Motor Vehicle Record Checks
Preventing auto accidents and the resulting injuries can be a daunting task. Auto accidents can be a major cost for many organizations and it is not uncommon that the associated costs (liability) become a larger expense than workers’ compensation. Reducing auto accidents can be a very complex activity for many organizations especially those that may not have an extensive safety/risk management department. This series of articles will focus on some of the core elements of a successful fleet safety program.
As with any safety program, a viable fleet safety program has to start with the employee, in this case the driver. You must have the right person behind the wheel and there are some specific steps you can take to evaluate your drivers or potential drivers. One of the most basic fundamentals of an effective fleet safety program is regular and properly used Motor Vehicle Records (MVR) checks. I say properly used because some organizations will run a driver’s MVR and then not know what to do if/when they find issues on the record. Or even worse, no one reviews the records at all. In addition to regular checks, you should have a system in place to categorize drivers into risk levels based on the incidents identified on their MVR. At the very least, you need to have a set level at which you will not allow an employee to drive your vehicle. This policy needs to apply not only to drivers of company vehicles but also any dependents (spouse, children) who may be allowed to drive a company vehicle. It is also recommended to qualify any employee who may be driving their personal vehicle for company business.
When setting up a system for MVR checks, the following areas are some that need to be considered and addressed:
- Do you have a vendor to process the MVR’s? This may seem unnecessarily basic, but if you have a large number of employees in multiple states, it can be very time consuming requesting all the MVR’s manually. You need a vendor who can process all MVR’s in states in which you have drivers. This may be very simple if all your drivers are in one city, county, or state. However, if you have drivers across the country, I recommend using a single company to pull all the MVR’s for you nationwide. A company specializing in MVR’s will be able to guide you in the very different state and local requirements you will face to assure you do not violate any laws while processing MVR’s.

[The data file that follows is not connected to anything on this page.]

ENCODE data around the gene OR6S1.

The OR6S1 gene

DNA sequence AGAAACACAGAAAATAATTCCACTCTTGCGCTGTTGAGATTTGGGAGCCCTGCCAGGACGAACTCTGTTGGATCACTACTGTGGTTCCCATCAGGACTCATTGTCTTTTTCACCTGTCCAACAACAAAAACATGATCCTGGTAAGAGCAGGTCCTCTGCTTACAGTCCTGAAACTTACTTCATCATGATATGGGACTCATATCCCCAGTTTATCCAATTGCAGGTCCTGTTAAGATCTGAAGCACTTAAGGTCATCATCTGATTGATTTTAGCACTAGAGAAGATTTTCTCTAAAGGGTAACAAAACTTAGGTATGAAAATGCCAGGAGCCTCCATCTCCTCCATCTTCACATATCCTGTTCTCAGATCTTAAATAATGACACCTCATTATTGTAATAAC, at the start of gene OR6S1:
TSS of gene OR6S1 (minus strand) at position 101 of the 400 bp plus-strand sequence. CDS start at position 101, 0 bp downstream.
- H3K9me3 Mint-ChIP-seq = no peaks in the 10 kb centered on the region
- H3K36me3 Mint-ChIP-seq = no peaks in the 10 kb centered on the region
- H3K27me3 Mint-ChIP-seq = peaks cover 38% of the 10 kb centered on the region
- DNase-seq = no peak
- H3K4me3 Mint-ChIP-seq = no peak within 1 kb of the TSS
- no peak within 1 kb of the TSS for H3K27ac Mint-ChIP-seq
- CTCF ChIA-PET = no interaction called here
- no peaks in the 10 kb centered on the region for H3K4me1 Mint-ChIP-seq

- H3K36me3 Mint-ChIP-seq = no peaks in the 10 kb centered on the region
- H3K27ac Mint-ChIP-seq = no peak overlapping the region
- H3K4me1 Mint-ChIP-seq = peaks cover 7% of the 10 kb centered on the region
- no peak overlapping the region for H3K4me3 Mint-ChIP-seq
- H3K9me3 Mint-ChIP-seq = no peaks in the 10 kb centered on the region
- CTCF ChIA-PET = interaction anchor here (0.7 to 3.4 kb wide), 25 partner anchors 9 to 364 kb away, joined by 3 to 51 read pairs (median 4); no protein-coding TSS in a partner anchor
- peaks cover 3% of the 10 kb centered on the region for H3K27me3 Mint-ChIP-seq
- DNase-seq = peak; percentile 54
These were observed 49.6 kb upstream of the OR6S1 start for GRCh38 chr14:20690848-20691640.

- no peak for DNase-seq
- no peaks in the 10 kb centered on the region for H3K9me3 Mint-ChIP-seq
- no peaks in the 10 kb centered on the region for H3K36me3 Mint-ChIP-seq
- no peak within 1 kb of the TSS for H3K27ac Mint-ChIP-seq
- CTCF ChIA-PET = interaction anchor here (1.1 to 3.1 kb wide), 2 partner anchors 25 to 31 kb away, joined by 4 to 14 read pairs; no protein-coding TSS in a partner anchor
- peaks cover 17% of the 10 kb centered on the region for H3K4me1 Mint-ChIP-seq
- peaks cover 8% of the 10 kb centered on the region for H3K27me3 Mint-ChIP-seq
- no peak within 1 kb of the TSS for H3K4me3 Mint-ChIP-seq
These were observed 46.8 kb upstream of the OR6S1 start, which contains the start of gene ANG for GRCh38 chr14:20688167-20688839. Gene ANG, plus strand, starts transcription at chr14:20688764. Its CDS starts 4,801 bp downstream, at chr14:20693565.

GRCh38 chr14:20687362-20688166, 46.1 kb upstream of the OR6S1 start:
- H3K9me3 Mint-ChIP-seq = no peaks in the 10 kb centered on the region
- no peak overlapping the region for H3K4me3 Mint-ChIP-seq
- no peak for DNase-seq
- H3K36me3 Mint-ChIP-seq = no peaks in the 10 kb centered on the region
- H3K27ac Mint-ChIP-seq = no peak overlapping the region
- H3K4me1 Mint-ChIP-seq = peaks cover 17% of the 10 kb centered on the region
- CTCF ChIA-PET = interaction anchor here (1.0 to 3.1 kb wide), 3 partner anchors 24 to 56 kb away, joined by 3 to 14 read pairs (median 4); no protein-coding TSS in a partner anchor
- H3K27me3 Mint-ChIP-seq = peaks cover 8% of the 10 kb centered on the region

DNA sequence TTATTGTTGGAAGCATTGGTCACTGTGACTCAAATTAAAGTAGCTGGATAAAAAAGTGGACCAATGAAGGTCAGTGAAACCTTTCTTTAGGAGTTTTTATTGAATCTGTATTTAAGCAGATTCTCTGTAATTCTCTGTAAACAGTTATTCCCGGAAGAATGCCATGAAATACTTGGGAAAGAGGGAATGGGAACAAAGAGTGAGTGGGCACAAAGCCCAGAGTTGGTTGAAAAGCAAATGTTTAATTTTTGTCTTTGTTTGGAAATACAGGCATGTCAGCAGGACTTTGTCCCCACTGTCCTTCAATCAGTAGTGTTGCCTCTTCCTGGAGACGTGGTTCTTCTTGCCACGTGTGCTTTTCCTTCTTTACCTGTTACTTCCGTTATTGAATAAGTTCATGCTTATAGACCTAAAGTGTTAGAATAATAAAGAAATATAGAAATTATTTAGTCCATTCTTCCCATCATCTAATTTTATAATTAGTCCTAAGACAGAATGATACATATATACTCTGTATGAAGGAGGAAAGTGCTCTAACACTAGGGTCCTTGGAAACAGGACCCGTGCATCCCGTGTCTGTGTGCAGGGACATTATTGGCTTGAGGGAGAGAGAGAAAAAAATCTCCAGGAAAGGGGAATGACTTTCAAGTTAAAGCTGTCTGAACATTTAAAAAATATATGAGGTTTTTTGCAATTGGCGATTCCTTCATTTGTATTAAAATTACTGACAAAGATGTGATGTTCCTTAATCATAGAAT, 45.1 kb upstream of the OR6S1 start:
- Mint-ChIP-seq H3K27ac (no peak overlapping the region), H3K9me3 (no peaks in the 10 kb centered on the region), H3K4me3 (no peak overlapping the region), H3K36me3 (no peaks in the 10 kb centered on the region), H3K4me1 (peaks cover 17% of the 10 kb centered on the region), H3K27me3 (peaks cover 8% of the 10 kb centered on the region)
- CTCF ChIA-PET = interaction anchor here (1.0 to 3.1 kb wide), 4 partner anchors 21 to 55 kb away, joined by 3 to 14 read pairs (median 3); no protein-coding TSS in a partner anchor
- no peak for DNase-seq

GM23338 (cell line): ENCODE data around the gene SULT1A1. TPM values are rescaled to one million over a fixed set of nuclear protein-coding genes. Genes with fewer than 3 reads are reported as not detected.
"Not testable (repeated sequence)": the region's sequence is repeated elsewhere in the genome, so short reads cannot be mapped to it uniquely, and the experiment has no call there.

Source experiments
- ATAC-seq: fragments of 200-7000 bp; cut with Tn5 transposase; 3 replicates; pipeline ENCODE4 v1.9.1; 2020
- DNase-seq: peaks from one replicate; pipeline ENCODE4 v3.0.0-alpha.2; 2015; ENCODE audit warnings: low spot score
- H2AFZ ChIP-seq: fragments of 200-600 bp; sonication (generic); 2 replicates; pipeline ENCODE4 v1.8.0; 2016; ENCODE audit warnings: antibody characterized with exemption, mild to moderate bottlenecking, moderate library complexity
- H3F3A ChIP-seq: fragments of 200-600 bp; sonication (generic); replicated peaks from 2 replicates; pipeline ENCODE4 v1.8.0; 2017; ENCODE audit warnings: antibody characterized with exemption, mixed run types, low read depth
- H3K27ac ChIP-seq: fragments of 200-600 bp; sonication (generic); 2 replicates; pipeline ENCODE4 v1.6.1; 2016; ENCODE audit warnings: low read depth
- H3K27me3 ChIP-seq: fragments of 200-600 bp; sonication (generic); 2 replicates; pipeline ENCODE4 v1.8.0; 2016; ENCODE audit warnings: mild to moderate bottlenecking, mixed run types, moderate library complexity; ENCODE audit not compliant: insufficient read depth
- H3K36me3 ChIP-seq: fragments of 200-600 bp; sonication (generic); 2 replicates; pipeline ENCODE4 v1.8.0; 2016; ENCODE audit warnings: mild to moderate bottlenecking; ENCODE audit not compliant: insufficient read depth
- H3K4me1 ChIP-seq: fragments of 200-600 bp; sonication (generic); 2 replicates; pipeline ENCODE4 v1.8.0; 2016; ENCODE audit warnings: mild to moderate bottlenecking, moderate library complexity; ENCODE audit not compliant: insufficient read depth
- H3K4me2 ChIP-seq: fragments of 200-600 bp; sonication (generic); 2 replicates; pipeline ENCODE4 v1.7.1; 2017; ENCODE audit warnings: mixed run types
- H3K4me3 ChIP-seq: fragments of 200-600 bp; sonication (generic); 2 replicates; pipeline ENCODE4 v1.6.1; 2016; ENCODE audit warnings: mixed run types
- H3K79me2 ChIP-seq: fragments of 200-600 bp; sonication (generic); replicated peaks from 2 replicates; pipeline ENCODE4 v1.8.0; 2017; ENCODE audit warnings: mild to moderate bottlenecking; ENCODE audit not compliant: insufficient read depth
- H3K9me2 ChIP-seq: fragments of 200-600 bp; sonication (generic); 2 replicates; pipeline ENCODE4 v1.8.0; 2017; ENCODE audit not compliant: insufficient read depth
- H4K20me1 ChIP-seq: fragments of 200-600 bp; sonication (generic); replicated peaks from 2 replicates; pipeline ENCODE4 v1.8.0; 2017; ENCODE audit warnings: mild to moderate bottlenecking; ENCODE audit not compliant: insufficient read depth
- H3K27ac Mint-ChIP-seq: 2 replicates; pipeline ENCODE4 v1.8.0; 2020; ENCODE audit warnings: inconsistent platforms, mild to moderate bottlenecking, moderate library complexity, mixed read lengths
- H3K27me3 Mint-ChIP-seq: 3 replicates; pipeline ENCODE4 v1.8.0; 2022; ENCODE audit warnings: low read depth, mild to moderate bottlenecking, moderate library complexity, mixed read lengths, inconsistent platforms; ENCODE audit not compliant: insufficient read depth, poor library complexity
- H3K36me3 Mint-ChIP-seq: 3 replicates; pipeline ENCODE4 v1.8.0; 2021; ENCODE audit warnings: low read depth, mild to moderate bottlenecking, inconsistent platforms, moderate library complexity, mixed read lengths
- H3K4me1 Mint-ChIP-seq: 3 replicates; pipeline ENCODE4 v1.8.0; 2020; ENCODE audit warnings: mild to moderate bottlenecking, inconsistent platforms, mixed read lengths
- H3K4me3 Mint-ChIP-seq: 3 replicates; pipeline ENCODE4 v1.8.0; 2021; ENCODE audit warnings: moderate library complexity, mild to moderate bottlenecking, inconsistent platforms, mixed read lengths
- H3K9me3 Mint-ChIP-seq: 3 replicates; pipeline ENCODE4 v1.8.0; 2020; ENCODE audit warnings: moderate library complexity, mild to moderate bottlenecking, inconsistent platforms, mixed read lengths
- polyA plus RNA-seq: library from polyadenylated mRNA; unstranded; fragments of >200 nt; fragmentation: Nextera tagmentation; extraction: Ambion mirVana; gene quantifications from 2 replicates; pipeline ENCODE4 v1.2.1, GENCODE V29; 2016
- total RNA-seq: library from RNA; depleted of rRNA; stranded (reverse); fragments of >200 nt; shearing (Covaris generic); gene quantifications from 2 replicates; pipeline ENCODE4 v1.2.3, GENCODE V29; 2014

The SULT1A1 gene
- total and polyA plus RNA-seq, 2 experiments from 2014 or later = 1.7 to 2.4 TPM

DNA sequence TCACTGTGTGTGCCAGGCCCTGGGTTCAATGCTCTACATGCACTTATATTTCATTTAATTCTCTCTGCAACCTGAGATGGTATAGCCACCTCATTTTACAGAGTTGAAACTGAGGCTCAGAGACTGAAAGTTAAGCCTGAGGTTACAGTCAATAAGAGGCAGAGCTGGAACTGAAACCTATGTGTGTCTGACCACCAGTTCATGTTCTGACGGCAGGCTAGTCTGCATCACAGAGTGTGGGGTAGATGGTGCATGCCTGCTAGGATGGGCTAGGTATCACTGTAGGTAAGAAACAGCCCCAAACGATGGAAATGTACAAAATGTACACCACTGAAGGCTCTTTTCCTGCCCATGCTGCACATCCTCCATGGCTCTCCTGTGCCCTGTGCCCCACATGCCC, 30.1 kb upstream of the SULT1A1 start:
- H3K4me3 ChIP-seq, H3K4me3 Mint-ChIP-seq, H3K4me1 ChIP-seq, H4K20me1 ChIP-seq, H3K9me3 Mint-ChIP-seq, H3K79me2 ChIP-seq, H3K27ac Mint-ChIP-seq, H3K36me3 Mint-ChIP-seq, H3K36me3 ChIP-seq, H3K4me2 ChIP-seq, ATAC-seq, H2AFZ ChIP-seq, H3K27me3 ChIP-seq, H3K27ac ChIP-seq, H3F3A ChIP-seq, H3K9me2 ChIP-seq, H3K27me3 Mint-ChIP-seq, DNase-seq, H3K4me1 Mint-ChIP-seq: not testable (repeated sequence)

- When requesting MVR’s, what timeframe of the driver’s record will you review? You have to set a time period and adhere to it uniformly. The industry average is 3 years, meaning companies consider all incidents, accidents, tickets or other violations when reviewing MVR’s which occur during that three-year time period. Once a policy is established, you must adhere to it and cannot consider any incidents which occur outside of the specific timeframe. Some more serious convictions, such as driving under the influence (DUI), may be taken into consideration for a longer period of time, 5 years for example. These should be spelled out in detail as part of your policy.
- How will you assign points for driver infractions? You must have an established system of applying points to specific driver infractions. This system must be the same from state to state and region to region. This is another reason why using a national company can save you time and money, both in the set up and the implementation of a system.
- Who will review the MVR’s? Will one person review all the MVR’s or will they be reviewed by a group? It is always best to have someone other than the hiring manager reviewing the MVR’s. Whoever it is needs to be trained to assure they are reviewing the MVR’s consistently and uniformly with checks and balances in place.
We’ve just scratched the surface of a good fleet safety program and we will be going deeper into other aspects of the program in future articles. Next month, we’ll discuss more about driver assessment and qualifications.